In his rejection of Lord Carey's concerns about the trend of anti-religious, and specifically anti-Christian decisions by Courts dealing with religious freedom cases Lord Justice Lords said: “Lord Carey’s observations are misplaced. The judges have never, so far as I know, sought to equate the condemnation by some Christians of homosexuality on religious grounds with homophobia, or to regard that position as “disreputable”. Nor have they likened Christians to bigots”.
However only two months later in a decision in the Supreme Court HJ (Iran) regarding the rights of gay asylum seekers Lord Hope referred to: “The rampant homophobic teaching that right-wing evangelical Christian churches indulge in throughout much of Sub-Saharan Africa”.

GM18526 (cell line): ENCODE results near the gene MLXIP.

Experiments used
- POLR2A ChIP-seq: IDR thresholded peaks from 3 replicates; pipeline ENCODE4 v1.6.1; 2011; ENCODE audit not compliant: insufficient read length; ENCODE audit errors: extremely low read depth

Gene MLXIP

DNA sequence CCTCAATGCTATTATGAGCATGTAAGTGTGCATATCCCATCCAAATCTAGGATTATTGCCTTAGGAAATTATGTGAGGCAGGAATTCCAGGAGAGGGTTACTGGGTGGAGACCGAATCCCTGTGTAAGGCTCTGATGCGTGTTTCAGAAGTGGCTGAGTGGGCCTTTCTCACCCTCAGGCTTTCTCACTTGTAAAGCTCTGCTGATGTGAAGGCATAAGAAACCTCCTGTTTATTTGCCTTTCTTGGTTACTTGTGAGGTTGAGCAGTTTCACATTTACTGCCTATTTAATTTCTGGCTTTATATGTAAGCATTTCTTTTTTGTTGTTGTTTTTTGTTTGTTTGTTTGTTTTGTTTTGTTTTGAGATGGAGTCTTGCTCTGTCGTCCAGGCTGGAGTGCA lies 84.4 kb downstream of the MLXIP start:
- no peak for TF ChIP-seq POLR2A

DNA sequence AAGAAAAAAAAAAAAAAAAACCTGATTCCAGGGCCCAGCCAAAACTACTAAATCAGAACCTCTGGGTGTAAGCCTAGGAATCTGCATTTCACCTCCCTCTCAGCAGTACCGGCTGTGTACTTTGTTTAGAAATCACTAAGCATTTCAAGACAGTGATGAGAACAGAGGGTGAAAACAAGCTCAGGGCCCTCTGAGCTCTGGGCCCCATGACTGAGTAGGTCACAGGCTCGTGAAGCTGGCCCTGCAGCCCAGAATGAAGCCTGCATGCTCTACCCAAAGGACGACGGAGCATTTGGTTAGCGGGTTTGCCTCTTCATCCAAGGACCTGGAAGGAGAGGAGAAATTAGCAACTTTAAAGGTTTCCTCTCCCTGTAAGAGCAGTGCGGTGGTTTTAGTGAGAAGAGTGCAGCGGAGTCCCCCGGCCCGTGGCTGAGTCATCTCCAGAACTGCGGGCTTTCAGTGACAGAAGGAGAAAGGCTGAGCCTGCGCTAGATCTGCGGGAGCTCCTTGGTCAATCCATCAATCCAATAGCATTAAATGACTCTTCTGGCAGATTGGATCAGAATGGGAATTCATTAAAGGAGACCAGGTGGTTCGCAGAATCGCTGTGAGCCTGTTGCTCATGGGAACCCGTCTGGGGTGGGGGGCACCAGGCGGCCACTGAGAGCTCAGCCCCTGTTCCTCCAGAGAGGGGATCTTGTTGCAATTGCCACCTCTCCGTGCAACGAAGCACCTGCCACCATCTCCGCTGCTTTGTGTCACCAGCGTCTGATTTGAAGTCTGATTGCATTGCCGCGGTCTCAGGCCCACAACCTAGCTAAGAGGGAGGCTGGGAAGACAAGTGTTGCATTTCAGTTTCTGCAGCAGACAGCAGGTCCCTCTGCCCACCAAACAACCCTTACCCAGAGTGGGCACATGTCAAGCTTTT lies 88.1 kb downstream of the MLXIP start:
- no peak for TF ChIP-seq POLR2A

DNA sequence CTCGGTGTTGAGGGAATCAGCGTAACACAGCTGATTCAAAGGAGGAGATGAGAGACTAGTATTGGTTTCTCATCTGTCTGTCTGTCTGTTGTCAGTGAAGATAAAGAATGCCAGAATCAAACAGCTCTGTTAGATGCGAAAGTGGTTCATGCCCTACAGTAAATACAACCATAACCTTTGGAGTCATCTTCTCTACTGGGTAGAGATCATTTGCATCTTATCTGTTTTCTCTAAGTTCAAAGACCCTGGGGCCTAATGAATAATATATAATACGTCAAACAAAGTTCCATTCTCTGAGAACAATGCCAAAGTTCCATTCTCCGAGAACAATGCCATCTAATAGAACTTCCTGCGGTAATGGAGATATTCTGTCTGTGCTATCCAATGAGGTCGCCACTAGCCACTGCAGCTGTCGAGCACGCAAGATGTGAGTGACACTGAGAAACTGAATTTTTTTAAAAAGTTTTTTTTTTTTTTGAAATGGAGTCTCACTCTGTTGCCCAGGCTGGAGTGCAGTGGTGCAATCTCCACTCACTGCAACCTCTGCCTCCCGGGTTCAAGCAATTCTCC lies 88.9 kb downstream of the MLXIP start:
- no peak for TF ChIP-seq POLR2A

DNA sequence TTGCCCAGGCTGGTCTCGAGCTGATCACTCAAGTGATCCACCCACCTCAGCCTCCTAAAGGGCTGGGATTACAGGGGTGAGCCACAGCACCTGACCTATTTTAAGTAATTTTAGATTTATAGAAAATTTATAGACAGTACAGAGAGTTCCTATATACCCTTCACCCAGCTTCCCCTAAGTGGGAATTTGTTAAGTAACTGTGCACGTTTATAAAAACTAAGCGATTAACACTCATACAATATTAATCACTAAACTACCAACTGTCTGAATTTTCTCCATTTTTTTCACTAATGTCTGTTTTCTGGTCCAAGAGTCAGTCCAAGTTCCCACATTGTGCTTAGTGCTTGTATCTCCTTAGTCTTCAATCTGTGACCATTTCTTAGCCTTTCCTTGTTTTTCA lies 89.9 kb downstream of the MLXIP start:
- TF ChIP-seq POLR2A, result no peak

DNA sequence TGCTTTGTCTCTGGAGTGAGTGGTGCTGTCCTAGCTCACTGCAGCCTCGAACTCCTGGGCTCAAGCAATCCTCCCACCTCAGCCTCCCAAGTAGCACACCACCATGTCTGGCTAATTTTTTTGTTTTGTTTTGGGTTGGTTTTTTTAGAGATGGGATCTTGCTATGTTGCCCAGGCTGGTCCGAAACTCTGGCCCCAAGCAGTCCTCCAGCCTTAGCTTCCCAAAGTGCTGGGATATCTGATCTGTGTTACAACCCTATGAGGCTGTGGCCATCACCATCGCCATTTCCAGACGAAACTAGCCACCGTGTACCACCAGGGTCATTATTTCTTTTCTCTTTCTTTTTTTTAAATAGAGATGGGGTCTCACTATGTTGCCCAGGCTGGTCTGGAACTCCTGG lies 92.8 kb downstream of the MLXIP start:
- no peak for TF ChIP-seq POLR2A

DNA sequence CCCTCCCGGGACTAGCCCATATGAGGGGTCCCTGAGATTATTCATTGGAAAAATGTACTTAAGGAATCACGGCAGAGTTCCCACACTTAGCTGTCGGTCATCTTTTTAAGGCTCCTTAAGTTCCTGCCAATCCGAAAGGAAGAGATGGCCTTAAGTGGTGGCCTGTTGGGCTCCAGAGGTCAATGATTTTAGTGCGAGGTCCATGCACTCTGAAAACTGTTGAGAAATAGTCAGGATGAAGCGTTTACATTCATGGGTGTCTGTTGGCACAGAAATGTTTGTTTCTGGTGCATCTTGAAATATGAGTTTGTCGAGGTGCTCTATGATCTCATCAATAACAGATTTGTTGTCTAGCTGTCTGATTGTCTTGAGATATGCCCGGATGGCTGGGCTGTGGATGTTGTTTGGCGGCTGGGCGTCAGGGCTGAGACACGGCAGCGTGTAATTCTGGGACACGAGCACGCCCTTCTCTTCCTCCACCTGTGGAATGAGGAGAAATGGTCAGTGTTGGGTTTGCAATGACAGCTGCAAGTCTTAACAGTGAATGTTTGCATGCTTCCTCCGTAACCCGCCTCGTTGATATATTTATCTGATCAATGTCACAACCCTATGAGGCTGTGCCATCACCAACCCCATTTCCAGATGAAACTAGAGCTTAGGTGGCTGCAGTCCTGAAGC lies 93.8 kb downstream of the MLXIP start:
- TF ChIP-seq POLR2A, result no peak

WEARING A CROSS
The next major issue in religious freedom involved the wearing of a cross by an Employee of British Airways Nadia Eweida BA claimed that this cross was in breach of its uniform policy though it accepted that it permitted Muslims to wear Hijabs and Sikhs to wear Turbans and Kara bracelets. The Court decided that Eweida was not discriminated against because: “visible display of the cross [was not] a requirement of the Christian faith”.
This decision is particularly hard to square with another decision where a school was told that it must allow a Sikh schoolgirl Sakira Singh to wear a Kara bracelet even though the court in that case accepted: “the claimant is not obliged by her religion to wear a Kara, it is clearly in her case [an] extremely important indication of her faith".